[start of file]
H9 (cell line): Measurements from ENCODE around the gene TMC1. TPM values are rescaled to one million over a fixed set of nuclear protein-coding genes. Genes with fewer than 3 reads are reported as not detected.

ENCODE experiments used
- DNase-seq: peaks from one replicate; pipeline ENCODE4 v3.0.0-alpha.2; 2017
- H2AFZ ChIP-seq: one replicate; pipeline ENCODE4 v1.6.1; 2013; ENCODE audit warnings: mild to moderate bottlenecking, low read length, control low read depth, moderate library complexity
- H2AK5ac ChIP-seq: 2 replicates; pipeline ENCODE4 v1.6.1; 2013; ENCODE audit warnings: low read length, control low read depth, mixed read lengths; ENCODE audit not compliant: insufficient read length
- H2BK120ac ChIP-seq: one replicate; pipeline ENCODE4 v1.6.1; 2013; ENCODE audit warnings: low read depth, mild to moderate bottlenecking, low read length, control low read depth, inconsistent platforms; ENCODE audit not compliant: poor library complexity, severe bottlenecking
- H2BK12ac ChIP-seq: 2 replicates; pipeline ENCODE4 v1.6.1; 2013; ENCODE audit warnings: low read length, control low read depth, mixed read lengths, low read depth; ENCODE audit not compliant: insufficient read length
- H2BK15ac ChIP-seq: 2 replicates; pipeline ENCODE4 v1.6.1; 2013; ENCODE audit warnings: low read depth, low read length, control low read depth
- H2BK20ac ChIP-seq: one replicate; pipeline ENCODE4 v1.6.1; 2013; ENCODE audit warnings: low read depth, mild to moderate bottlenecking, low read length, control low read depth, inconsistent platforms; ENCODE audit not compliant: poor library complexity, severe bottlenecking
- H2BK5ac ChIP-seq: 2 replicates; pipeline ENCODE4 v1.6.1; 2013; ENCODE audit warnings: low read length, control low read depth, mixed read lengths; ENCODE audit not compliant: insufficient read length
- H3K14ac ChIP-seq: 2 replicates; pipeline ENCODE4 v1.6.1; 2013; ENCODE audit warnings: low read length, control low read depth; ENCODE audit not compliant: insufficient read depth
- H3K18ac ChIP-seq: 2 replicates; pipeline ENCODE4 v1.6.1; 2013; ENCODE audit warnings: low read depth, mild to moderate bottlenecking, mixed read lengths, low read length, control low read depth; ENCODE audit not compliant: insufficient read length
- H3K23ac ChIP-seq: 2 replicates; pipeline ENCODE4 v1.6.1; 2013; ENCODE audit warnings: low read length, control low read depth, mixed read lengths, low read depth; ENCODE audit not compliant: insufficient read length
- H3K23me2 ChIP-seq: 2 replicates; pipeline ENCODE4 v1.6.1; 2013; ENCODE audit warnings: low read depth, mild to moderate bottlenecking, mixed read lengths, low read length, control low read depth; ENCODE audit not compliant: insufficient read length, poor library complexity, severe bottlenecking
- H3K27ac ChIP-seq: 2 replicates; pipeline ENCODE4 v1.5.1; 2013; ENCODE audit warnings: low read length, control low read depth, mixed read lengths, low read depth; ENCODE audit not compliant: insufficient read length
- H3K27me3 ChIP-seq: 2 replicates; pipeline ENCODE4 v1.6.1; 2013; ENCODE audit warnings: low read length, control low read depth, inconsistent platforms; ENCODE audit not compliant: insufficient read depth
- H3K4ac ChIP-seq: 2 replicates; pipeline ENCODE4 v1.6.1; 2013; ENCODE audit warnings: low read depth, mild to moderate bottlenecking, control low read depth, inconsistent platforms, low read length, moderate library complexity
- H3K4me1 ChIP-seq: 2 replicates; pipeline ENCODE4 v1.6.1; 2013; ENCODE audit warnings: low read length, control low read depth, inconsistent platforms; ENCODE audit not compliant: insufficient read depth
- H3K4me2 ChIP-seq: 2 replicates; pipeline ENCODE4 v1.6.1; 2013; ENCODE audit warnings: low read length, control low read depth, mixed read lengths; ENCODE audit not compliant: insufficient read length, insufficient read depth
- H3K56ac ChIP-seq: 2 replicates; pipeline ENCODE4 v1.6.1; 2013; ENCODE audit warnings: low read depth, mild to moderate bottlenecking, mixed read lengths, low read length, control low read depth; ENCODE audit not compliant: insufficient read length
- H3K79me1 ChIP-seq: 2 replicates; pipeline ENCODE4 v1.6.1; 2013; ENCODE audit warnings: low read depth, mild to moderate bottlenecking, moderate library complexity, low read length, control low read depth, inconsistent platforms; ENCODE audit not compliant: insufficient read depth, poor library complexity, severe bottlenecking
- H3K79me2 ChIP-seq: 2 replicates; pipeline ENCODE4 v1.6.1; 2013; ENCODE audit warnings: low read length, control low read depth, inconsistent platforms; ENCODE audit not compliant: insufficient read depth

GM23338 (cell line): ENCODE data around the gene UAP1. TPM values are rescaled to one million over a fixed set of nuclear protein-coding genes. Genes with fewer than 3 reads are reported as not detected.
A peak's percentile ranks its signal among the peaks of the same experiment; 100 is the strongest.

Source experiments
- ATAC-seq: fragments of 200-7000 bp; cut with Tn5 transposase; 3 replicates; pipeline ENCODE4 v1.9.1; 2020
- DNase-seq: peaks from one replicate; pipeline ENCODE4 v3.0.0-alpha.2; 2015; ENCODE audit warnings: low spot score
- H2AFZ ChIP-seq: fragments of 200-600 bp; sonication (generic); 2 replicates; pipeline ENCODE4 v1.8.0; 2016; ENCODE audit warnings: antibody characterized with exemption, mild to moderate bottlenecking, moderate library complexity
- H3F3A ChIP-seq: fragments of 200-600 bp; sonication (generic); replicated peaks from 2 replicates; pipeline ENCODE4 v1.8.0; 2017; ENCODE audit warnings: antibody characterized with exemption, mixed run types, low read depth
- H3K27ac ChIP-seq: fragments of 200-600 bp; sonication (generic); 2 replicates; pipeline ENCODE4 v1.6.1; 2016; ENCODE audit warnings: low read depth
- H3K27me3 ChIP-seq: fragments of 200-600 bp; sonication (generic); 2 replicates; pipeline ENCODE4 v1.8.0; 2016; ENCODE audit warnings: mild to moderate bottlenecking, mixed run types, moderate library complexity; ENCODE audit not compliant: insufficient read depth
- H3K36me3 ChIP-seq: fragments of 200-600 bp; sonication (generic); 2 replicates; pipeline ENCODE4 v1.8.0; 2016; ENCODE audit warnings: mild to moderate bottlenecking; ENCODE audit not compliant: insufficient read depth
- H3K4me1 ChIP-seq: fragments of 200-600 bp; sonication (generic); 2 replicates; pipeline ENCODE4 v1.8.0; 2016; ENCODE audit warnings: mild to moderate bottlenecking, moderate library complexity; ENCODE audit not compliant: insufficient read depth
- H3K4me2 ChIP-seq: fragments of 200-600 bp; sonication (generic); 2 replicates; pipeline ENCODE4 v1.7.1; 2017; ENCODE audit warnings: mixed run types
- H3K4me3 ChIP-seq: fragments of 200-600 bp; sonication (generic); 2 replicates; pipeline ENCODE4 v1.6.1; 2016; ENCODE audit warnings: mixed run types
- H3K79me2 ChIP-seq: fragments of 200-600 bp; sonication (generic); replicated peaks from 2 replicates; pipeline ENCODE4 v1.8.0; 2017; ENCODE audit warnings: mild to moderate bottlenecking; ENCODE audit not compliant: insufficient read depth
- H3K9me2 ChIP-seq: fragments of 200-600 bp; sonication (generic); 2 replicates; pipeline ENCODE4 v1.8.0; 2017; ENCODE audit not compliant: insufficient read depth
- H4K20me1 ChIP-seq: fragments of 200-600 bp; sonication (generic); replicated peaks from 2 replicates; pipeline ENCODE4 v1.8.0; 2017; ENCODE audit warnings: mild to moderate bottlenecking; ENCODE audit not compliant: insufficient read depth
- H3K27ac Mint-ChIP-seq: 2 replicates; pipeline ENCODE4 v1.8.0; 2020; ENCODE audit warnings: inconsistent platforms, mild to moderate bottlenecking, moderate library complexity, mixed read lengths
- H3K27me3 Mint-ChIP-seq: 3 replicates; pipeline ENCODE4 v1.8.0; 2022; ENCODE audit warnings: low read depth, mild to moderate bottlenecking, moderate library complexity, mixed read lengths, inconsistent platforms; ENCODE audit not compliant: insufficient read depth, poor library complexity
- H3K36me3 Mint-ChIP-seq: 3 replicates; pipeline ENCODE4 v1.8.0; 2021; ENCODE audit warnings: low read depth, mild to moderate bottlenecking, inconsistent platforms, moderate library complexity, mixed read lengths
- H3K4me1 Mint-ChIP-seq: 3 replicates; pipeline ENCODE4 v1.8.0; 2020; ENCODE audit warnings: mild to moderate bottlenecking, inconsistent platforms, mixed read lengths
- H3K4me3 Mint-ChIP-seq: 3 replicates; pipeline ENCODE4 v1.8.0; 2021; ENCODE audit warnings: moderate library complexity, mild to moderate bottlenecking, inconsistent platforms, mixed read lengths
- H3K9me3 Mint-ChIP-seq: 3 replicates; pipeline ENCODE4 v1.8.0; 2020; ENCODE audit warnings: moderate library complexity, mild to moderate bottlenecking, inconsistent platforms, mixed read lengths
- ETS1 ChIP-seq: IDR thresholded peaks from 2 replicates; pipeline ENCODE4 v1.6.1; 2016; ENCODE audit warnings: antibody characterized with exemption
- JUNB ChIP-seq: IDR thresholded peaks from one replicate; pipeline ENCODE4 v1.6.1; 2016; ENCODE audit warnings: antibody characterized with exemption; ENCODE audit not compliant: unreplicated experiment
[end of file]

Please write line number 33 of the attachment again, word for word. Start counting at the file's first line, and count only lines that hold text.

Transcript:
- H3K4me1 ChIP-seq: fragments of 200-600 bp; sonication (generic); 2 replicates; pipeline ENCODE4 v1.8.0; 2016; ENCODE audit warnings: mild to moderate bottlenecking, moderate library complexity; ENCODE audit not compliant: insufficient read depth